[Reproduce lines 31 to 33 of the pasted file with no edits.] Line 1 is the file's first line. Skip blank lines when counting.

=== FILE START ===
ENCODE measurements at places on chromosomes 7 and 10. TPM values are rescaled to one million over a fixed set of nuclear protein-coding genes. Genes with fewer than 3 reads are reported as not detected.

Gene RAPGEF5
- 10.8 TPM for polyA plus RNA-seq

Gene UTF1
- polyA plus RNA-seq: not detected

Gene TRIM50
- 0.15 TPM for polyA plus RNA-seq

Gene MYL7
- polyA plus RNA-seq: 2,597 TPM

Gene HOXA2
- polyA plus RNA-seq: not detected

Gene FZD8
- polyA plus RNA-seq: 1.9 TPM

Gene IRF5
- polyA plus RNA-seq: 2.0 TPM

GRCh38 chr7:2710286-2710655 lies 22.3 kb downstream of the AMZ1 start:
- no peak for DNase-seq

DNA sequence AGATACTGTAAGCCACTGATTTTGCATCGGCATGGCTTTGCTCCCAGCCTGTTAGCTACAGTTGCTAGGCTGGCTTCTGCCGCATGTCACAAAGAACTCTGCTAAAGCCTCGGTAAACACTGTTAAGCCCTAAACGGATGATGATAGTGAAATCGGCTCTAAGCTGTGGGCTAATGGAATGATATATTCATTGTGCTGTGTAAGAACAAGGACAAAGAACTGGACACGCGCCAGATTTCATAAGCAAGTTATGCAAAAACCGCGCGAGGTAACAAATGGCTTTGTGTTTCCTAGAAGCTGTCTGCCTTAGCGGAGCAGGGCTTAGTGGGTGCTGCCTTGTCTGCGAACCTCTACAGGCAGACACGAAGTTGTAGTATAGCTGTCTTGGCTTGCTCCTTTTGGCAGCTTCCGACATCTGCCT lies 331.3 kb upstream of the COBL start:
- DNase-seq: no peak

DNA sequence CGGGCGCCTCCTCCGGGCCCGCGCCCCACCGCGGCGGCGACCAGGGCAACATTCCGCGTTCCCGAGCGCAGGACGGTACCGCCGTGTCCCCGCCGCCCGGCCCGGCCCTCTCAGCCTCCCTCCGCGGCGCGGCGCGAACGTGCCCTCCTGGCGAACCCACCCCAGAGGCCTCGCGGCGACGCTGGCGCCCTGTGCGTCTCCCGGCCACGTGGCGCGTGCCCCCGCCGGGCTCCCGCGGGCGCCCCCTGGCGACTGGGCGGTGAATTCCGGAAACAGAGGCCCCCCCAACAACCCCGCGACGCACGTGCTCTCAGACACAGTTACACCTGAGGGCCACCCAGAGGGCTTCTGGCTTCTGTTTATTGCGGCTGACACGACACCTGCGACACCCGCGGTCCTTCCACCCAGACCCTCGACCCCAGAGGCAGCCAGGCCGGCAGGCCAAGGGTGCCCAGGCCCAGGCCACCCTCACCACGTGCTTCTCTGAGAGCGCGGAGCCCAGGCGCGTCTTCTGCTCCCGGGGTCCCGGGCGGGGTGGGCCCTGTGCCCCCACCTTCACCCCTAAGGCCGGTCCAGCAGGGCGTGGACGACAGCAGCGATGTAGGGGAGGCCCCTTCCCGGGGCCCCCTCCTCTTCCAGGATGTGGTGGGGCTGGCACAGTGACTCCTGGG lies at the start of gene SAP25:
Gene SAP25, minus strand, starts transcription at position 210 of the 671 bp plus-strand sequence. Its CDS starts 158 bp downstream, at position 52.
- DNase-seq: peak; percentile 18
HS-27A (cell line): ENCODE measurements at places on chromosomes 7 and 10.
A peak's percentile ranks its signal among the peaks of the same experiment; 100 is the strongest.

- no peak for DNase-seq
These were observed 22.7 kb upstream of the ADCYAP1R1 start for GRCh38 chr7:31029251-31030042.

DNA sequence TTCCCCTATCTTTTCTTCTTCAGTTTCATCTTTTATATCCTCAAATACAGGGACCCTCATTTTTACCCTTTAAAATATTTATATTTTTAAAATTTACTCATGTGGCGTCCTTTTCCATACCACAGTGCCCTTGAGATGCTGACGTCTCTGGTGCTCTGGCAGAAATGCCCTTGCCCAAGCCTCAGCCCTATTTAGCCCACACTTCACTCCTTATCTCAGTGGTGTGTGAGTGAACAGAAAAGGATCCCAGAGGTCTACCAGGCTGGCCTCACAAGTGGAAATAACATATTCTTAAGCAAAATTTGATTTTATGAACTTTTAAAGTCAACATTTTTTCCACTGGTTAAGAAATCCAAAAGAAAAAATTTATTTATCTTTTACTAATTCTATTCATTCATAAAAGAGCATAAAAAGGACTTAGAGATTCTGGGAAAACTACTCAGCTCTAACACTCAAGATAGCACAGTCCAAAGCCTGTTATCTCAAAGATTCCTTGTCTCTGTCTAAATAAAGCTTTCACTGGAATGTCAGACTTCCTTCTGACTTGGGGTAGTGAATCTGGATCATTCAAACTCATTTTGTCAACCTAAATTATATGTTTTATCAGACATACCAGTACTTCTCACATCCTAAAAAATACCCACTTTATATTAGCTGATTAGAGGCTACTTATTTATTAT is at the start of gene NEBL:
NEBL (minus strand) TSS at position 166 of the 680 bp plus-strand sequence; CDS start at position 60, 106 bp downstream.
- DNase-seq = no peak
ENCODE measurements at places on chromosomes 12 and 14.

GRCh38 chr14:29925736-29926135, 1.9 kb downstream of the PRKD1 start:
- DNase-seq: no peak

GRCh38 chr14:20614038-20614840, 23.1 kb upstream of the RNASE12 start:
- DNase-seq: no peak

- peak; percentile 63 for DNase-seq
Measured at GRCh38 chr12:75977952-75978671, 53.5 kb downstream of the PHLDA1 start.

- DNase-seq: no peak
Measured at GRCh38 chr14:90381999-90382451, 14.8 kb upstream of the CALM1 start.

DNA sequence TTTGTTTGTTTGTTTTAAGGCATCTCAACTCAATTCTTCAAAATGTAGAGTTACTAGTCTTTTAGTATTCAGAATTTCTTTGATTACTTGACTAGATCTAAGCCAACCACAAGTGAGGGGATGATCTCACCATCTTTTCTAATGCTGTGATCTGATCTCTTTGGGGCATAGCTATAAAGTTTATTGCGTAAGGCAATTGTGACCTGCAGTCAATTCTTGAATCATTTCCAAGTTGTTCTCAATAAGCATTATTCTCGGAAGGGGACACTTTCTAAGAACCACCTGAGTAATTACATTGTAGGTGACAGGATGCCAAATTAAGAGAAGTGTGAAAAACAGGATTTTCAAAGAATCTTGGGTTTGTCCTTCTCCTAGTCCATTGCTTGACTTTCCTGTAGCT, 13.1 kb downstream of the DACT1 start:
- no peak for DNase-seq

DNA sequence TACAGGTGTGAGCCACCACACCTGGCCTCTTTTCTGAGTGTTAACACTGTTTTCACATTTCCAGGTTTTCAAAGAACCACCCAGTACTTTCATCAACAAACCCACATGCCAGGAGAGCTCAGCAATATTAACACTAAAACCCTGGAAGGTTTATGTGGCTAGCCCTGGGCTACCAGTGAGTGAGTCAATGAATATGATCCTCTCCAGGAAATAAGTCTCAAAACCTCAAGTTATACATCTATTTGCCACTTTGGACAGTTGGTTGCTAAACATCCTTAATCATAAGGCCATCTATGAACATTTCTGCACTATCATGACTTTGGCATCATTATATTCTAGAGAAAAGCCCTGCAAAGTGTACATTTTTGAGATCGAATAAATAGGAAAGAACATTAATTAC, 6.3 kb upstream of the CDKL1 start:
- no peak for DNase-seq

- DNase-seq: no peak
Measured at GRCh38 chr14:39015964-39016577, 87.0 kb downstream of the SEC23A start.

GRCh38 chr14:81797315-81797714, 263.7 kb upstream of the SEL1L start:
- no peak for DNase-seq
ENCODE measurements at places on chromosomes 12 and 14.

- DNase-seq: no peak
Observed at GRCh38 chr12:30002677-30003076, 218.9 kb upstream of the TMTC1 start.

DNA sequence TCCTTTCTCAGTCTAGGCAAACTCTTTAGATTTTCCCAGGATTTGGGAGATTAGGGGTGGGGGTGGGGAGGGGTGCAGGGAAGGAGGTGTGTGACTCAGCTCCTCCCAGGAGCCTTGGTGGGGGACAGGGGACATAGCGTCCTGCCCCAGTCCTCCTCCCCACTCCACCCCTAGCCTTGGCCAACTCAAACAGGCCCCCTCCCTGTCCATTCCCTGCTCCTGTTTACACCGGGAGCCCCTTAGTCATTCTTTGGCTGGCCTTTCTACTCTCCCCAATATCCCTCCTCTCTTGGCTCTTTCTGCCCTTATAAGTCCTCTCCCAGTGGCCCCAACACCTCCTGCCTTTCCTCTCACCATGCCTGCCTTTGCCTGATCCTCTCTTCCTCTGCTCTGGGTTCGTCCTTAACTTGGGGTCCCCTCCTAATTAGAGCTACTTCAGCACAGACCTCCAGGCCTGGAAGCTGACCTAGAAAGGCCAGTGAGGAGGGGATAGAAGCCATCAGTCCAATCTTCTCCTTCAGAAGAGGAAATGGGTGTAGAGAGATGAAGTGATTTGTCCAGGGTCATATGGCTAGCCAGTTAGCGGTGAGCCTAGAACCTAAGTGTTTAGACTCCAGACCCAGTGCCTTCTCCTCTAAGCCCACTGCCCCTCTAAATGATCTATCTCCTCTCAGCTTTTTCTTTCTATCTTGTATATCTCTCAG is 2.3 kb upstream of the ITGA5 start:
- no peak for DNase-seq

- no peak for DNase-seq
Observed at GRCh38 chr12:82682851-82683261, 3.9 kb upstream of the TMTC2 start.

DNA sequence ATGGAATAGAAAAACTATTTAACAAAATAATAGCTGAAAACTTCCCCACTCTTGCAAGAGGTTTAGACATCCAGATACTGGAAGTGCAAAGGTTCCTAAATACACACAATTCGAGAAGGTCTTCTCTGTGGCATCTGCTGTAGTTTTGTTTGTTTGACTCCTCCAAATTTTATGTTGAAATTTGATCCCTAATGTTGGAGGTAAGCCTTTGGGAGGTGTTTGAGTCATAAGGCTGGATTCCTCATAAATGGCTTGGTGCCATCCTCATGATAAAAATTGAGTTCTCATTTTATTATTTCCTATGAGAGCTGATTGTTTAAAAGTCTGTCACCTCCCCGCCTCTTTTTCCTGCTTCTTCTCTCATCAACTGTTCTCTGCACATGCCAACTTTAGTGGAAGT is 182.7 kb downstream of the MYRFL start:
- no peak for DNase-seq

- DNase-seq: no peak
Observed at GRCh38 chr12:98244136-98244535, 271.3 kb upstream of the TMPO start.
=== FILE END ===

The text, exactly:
GRCh38 chr14:29925736-29926135, 1.9 kb downstream of the PRKD1 start:
- DNase-seq: no peak

GRCh38 chr14:20614038-20614840, 23.1 kb upstream of the RNASE12 start: